With the 2019 federal election just around the corner, we can expect to see more intense campaigning from candidates in the coming weeks. Andrew Scheer has been observed to build a public image of himself that suggests humble beginnings and modest ways of living. Stories of his formative years that he retells in speeches always remind audiences that his parents struggled to make ends meet. However, Andrew Scheer’s net worth is something that Canadians have always wondered about, especially after it was reported in 2017 that Scheer had stakes in three real estate limited partnerships.

According to Scheer in his anecdotes, his family had to take the bus everywhere because they didn’t have a car, his father had to borrow money from a friend to hold down their mortgage, and his parents were always stressed at the dinner table from figuring out how to make ends meet. People have noticed this as a tactic against Justin Trudeau, who had reportedly inherited a cool $1.2 million from his father, former Canadian Prime Minister Pierre Trudeau.

Maclean’s found that Scheer’s parents could have been earning more than the average Canadian family in 2003, which Statistics Canada placed at $68,800. Jim Scheer worked as a proofreader, researcher, and librarian for the Ottawa Citizen until 2008 and would have been earning at least $66,000 when he retired. Mary Scheer had a career as a nurse at the Children’s Hospital of Eastern Ontario and was probably earning about $55,000 in the late 1990s.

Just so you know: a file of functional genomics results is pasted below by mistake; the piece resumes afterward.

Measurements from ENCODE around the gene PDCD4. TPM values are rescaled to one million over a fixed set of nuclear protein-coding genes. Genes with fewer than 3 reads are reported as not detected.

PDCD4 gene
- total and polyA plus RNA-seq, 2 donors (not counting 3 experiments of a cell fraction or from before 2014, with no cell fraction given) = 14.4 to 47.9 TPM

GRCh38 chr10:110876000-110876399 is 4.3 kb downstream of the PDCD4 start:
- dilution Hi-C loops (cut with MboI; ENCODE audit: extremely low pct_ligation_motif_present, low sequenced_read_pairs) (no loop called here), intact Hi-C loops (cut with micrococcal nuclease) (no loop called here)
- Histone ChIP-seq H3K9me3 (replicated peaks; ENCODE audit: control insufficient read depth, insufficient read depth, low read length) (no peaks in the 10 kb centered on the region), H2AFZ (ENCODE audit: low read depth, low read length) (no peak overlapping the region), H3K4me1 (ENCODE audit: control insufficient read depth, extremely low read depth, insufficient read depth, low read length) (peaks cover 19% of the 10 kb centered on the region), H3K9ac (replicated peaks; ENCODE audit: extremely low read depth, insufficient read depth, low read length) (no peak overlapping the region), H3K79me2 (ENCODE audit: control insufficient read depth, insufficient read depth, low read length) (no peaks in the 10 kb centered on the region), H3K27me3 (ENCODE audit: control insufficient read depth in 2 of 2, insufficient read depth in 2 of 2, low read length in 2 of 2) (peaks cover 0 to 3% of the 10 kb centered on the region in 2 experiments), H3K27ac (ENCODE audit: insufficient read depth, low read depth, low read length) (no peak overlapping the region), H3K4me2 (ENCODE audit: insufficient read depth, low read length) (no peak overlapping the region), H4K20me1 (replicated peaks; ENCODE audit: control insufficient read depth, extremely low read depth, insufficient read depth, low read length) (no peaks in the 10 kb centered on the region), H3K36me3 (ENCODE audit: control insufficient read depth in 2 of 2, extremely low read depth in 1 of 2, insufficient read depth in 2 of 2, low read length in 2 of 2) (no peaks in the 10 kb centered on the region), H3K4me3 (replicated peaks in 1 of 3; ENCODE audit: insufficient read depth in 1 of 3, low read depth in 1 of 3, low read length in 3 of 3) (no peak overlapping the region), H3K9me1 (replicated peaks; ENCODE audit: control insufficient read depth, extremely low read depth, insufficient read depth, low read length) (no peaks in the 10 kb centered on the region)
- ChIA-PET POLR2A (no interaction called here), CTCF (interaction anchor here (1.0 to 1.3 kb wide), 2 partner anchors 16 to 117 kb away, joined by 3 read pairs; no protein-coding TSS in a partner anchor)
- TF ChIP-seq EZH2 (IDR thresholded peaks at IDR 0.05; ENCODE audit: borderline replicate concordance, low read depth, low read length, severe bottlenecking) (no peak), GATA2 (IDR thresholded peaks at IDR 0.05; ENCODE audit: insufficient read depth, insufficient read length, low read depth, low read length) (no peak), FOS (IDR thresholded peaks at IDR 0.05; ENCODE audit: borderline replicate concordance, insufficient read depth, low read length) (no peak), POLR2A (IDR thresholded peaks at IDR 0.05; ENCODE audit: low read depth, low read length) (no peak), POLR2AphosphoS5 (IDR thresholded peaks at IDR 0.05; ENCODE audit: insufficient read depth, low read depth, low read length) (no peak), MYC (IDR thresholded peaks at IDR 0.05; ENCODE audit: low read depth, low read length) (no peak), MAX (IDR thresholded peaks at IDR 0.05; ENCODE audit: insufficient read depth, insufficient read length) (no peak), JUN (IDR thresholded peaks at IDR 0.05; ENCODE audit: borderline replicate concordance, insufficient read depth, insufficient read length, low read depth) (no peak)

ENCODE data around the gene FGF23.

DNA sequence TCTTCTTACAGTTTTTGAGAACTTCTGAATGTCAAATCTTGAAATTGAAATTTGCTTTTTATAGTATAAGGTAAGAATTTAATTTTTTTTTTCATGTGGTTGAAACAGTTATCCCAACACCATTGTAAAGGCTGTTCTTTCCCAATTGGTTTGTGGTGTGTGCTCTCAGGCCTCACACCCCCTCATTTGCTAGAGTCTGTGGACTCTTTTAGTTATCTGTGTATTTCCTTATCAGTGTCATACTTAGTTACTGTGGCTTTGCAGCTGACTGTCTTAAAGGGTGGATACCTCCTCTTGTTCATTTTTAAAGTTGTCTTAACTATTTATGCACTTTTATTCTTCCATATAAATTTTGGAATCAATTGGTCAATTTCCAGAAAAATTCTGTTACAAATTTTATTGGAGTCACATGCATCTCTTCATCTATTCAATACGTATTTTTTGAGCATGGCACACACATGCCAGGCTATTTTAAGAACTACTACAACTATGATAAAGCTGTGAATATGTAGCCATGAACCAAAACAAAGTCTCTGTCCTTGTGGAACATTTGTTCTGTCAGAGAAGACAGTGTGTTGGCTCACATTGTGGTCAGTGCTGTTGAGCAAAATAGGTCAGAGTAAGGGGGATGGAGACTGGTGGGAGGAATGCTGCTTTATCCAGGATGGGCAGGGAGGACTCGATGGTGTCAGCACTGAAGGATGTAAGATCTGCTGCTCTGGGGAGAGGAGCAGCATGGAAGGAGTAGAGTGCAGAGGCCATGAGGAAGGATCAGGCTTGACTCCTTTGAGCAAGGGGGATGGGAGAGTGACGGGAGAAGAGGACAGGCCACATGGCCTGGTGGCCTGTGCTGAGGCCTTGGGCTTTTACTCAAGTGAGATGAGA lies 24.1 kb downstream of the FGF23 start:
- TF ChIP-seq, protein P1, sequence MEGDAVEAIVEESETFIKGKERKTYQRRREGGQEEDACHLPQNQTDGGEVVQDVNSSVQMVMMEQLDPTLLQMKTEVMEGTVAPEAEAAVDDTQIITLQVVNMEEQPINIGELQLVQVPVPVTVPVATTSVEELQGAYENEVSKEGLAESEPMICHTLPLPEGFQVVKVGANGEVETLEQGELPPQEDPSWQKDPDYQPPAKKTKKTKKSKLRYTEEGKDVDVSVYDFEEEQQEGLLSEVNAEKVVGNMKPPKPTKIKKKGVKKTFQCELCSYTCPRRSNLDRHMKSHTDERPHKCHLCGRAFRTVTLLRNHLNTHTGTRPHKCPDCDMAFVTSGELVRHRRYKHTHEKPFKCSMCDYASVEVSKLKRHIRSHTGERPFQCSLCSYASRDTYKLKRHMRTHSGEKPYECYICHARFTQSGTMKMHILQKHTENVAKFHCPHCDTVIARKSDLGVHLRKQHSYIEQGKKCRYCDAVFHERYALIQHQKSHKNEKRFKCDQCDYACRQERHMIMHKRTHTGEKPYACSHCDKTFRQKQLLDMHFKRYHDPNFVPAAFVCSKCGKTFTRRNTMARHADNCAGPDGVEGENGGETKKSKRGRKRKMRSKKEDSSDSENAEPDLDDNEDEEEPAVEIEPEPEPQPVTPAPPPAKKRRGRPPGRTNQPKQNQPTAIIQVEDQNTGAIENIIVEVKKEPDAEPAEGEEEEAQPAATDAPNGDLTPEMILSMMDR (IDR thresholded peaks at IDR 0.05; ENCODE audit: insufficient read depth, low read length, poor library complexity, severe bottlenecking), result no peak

In an interview, Scheer has said that he frames the previous anecdotes about his family in the context of "having a good life." "We were able to have nice things and enjoyable moments. But it’s just a different experience from Justin Trudeau."

Whatever the context in the past, today, Scheer’s own brood is living comfortably. According to Maclean's, he was earning $141,000 as an MP at the age of 25. As of 2019, his salary as the official Opposition leader comes to $259,000. His actual net worth could have been alluded to following accusations of hypocrisy after he targeted Finance Minister Bill Morneau for holding investments in a numbered company. Scheer was found to have ownership stakes in three real estate limited partnerships (RELPs), a tax-sheltering investment vehicle that is apparently only available to the rich. RELPs allow investors to write off up to 50 percent of their initial investment.

Scheer’s office confirmed with CBC News in 2017 that he only qualified as an "eligible investor" in Saskatchewan for these RELPs. To participate, he had to show $75,000 in personal annual income and a net worth of $400,000 or more.

While that might not seem like much compared to Trudeau’s inheritance, one Twitter user at the time painted Scheer as a "taxpayer funded trust fund baby who uses RELPS to dodge taxes." Another user said that Morneau gives to charity after selling stocks while Scheer points fingers at others even though he participates in RELPs himself. Other Twitter users shared similar sentiments.

Canadians will be voting for their next leader on Oct. 21. Before that, you can catch Andrew Scheer at the Munk Debates on Oct. 1.


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